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Very Casual, $
They say people seek out the familiar when traveling, that we desire the comforts of home when in new territory. And despite how much I rag on Americans for socializing with Americans and eating American food while on their Caribbean cruises, it was this same need for the familiar that led me to Tacos Express.
That’s why, as a Detroiter visiting Chattanooga, I was drawn to the Rossville neighborhood. You see, Rossville isn’t even mentioned in tourist literature. Through the eyes of most Chattanoogans, Rossville makes a map of their city look like a Catholic’s forehead at the beginning of Lent. Rossville is so unsavory, even, that fast food restaurants have moved out and left their buildings deserted. ATMs are patrolled by rent-a-cops. You’re the only motorist not driving a Chevy Caprice™. And eventually, you come upon a mobile taquería in the lot of a tienda.
…The only thing that convinced me I wasn’t in Southwest Detroit was the pollutionless blue sky lit by that thing people outside of Michigan tell us is “the sun”.
A middle-aged man named Stuart, clad in a country club windbreaker and his head adorned with a rug rivaling Donald Trump’s, is the man behind Stuarto’s Olive Oil Company. He doesn’t know much about the olive oil, nor the balsamic vinegar, he sells. And once one realizes that this guy named his business after himself — by adding an “o” at the end of his name to ignorantly and condescendingly suggest a sense of Italianness — well, the entire business just becomes a bad joke.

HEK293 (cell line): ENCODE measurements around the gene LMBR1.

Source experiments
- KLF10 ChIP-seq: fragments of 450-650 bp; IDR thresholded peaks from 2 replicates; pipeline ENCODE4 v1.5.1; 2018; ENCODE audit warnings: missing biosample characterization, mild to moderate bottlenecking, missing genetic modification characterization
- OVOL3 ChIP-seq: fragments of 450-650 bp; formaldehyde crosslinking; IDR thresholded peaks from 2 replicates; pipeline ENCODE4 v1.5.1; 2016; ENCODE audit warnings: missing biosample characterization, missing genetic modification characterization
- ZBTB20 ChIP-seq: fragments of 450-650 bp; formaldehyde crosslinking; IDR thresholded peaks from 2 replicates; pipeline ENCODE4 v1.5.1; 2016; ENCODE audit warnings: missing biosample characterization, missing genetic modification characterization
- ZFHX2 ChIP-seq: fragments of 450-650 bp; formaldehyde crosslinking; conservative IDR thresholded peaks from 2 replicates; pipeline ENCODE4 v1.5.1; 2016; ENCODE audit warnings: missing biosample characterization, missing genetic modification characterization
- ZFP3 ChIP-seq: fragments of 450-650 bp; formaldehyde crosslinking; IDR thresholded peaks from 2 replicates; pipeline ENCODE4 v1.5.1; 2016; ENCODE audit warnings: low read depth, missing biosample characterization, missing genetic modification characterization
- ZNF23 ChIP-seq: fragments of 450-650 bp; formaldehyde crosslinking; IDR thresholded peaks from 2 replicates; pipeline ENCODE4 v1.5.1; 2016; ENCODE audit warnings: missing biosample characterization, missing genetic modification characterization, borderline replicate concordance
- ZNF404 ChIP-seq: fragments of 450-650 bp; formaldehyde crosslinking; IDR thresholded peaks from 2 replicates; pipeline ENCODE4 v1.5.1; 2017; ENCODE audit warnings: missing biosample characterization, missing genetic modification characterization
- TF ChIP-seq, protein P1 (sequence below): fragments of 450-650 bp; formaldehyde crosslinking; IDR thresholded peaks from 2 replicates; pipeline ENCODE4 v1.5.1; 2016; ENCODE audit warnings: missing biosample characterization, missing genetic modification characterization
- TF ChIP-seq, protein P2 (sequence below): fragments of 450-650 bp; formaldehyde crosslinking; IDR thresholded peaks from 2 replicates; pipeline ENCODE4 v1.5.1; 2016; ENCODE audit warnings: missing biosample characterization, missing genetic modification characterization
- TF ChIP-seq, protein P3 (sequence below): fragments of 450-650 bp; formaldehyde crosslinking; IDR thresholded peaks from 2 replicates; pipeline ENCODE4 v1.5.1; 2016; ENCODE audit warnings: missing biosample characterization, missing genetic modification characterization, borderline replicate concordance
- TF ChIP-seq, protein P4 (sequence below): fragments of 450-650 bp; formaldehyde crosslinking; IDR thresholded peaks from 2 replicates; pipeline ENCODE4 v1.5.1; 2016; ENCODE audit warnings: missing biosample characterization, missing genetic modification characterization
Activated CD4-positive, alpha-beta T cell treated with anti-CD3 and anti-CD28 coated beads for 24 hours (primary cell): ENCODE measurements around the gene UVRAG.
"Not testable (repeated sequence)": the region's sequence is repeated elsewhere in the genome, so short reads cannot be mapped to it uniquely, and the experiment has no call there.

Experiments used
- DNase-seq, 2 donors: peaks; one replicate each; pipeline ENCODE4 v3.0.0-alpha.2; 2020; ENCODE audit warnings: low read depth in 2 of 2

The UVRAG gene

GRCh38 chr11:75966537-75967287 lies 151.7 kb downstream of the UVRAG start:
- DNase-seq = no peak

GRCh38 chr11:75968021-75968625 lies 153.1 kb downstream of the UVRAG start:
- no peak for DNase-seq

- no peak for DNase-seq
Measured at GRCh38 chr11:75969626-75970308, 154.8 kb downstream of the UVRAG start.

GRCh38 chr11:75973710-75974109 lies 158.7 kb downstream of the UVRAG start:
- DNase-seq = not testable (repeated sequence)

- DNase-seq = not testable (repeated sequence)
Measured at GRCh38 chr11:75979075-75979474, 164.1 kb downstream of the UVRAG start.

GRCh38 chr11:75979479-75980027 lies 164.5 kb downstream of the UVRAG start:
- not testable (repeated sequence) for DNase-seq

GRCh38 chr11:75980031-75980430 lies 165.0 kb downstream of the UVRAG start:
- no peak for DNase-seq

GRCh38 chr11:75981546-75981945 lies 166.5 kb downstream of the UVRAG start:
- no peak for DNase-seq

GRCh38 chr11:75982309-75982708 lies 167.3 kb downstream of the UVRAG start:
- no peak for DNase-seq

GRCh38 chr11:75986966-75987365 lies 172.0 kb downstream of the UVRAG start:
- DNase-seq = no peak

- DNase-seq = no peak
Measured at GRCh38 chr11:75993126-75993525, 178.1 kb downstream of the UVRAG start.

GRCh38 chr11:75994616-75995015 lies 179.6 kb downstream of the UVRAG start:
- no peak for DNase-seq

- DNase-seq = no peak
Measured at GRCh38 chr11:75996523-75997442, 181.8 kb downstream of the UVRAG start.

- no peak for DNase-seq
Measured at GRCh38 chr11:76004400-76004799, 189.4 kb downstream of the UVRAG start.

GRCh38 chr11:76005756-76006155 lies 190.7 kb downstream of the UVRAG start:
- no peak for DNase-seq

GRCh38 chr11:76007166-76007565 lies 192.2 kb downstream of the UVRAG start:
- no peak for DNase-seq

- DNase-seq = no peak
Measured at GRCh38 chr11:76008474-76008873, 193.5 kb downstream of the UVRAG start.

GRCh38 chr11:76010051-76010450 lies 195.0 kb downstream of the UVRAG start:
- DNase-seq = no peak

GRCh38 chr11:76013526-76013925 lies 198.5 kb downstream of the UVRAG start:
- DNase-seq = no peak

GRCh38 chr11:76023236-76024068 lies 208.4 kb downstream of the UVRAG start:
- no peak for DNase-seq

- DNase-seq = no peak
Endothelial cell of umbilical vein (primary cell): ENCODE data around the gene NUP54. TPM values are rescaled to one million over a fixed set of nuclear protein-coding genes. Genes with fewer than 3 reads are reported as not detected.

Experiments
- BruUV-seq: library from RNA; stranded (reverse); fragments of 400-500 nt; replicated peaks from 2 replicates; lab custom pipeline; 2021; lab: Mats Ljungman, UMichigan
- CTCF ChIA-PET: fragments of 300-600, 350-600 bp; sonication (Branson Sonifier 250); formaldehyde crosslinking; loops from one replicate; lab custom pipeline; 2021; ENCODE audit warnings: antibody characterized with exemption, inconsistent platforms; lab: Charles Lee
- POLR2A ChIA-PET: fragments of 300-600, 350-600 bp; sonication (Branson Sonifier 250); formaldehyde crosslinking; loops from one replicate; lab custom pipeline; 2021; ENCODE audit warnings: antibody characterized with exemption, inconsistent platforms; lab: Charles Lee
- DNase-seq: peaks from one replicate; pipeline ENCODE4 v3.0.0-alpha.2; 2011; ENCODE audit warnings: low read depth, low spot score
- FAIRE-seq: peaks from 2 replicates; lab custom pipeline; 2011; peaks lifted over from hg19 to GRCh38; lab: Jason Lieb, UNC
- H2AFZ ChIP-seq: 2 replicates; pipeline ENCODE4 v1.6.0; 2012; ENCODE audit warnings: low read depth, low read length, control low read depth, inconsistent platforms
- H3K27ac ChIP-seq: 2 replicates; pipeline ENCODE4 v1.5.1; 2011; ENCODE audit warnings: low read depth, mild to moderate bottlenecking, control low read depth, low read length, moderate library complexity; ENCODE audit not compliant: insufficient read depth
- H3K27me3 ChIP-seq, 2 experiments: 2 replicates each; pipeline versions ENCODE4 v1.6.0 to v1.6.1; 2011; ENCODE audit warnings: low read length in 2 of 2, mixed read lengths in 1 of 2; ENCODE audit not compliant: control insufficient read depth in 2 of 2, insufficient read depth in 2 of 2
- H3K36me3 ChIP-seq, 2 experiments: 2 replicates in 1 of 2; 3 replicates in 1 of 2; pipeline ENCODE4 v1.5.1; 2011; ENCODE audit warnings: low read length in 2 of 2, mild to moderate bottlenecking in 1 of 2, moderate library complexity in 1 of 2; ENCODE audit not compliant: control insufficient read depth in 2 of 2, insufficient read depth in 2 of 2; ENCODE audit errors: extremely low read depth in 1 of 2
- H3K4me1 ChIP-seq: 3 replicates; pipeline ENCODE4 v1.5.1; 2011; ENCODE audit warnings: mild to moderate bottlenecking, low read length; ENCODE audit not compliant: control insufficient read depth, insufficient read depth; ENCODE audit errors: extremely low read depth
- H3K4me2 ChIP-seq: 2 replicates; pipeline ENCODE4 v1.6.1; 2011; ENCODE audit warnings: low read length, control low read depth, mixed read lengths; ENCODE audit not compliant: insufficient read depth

This ignorant, misguided condescension permeates the entire being of Stuarto’s.
I have long berated pretentious pseudo-gourmands who think wine and tapas are the pinnacle of foodieism, or those who spend exorbitant amounts of money at high-end greengrocers despite not knowing a mimolette from a cheddar. But even more damning, though, is the espousal of flavor-infused olive oils. Nothing — absolutely nothing — screams uninformed pretentiousness like an infused olive oil or vinegar.
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Tony Ventimiglia, I think you and I were soul mates in a previous life. I think we sort of have a Like Water for Chocolate thing going on, or perhaps, Like Acqua for Cioccolato.
You see, I’ve watched all of your cooking videos, and you cook exactly like I do — you have an eye for fine ingredients, work free from the constraints of a fixed recipe, season your food with almost reckless courage, and achieve sophisticated dishes with complex flavors from very simple, grassroots methods. I love how you go out of your way to talk to me every time I visit your market. You know your products intimately — you know how your cheeses breathe, how your cured meats whisper as they traverse the palate, how your pastas waltz as they meet a pot of boiling water. You appreciate the concept of terroir.
And because of all that, Mr. Ventimiglia, your Italian deli and market is one of Detroit’s very few businesses that can compete with its counterparts in a more cosmopolitan city.